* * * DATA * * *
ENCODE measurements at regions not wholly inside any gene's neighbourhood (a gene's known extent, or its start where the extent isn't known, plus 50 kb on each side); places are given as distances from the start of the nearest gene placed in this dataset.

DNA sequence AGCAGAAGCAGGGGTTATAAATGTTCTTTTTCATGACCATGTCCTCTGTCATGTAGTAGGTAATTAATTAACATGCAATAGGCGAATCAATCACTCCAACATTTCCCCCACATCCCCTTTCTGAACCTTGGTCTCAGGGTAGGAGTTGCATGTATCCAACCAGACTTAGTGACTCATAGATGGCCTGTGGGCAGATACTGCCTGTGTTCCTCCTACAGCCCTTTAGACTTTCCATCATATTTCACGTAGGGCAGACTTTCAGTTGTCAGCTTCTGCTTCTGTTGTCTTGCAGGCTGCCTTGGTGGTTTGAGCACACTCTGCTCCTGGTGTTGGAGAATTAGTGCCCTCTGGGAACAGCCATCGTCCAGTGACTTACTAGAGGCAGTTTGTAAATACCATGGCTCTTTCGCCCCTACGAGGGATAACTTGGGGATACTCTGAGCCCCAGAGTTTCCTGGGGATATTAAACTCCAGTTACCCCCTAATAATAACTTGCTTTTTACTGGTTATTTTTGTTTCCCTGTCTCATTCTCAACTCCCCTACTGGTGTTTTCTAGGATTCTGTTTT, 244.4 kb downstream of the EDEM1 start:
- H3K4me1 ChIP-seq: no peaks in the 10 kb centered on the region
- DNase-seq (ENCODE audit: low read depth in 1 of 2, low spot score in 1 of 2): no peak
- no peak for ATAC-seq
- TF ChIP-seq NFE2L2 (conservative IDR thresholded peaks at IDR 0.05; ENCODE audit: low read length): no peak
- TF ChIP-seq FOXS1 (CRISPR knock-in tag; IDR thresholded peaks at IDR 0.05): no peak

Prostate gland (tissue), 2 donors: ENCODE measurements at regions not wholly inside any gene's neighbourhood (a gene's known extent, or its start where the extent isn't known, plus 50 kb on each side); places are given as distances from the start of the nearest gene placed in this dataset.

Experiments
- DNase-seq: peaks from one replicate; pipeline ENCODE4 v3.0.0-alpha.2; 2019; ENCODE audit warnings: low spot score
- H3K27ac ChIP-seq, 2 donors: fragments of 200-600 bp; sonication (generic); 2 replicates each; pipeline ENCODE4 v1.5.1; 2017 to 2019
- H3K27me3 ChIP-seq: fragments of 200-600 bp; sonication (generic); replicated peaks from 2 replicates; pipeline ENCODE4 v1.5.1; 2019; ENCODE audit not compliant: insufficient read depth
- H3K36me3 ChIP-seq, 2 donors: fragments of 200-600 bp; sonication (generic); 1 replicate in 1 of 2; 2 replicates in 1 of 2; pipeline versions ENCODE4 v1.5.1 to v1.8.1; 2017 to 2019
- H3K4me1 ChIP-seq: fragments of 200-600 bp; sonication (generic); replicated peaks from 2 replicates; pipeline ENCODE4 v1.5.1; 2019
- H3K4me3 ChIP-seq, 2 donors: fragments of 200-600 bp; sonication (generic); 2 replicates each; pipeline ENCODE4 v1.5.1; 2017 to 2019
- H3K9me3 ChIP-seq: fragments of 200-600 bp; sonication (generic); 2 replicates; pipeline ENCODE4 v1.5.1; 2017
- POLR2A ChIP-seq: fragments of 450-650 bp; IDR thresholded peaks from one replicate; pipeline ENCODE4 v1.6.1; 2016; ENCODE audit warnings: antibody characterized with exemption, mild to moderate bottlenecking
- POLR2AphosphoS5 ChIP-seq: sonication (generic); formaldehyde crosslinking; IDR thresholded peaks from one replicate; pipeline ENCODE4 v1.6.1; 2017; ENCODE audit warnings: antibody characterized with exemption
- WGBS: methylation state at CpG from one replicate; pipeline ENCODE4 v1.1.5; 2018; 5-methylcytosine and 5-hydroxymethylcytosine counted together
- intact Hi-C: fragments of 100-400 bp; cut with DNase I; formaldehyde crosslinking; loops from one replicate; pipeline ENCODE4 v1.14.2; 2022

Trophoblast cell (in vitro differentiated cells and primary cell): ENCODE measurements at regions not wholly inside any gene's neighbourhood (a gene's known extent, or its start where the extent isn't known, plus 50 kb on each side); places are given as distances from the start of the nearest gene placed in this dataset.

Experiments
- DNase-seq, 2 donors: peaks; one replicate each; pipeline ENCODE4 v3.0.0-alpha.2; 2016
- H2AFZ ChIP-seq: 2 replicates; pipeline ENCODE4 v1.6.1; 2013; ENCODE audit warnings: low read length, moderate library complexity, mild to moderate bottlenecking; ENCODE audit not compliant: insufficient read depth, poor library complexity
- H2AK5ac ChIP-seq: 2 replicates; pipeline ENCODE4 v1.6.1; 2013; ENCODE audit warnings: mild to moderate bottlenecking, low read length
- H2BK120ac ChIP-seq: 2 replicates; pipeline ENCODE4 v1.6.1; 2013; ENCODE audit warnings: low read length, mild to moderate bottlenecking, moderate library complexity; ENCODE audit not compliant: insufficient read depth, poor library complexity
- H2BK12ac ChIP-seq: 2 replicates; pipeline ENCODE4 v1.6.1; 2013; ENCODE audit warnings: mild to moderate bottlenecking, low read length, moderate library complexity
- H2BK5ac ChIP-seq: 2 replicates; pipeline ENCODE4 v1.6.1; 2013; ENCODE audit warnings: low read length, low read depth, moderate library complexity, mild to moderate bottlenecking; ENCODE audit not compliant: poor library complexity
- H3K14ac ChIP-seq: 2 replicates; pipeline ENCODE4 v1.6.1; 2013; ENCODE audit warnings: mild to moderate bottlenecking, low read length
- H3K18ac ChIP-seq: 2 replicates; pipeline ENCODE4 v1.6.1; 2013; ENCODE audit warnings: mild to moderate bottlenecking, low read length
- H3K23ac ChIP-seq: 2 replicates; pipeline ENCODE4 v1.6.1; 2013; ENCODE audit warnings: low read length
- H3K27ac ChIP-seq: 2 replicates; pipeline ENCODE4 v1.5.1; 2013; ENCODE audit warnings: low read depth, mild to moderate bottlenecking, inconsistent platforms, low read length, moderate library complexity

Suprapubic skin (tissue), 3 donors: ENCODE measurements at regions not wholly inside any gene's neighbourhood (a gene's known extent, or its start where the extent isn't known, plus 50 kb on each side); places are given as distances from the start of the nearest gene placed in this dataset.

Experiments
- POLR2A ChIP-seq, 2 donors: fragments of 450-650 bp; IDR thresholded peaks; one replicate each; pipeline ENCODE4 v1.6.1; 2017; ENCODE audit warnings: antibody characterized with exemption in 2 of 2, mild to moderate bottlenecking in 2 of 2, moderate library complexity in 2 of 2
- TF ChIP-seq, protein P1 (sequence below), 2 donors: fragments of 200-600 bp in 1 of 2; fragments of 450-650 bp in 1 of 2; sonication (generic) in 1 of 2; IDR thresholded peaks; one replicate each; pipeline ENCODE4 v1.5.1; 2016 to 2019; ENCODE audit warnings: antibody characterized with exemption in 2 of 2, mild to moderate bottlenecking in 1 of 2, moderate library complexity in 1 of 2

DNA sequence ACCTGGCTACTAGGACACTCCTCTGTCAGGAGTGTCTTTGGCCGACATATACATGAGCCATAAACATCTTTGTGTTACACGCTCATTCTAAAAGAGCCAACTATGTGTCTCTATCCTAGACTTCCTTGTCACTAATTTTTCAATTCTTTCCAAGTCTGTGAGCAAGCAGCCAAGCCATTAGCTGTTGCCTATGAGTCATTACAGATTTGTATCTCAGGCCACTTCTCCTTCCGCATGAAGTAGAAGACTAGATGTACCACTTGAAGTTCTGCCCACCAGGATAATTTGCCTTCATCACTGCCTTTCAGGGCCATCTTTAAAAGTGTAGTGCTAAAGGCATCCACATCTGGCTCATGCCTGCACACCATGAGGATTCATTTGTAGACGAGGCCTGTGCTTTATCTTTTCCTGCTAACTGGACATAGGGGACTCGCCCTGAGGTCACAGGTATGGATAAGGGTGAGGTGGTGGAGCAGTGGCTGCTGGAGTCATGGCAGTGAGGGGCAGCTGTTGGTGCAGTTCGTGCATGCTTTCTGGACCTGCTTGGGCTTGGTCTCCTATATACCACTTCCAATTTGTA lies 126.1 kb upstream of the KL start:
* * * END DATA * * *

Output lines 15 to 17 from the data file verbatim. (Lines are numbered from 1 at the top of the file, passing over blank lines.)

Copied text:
- H3K4me3 ChIP-seq, 2 donors: fragments of 200-600 bp; sonication (generic); 2 replicates each; pipeline ENCODE4 v1.5.1; 2017 to 2019
- H3K9me3 ChIP-seq: fragments of 200-600 bp; sonication (generic); 2 replicates; pipeline ENCODE4 v1.5.1; 2017
- POLR2A ChIP-seq: fragments of 450-650 bp; IDR thresholded peaks from one replicate; pipeline ENCODE4 v1.6.1; 2016; ENCODE audit warnings: antibody characterized with exemption, mild to moderate bottlenecking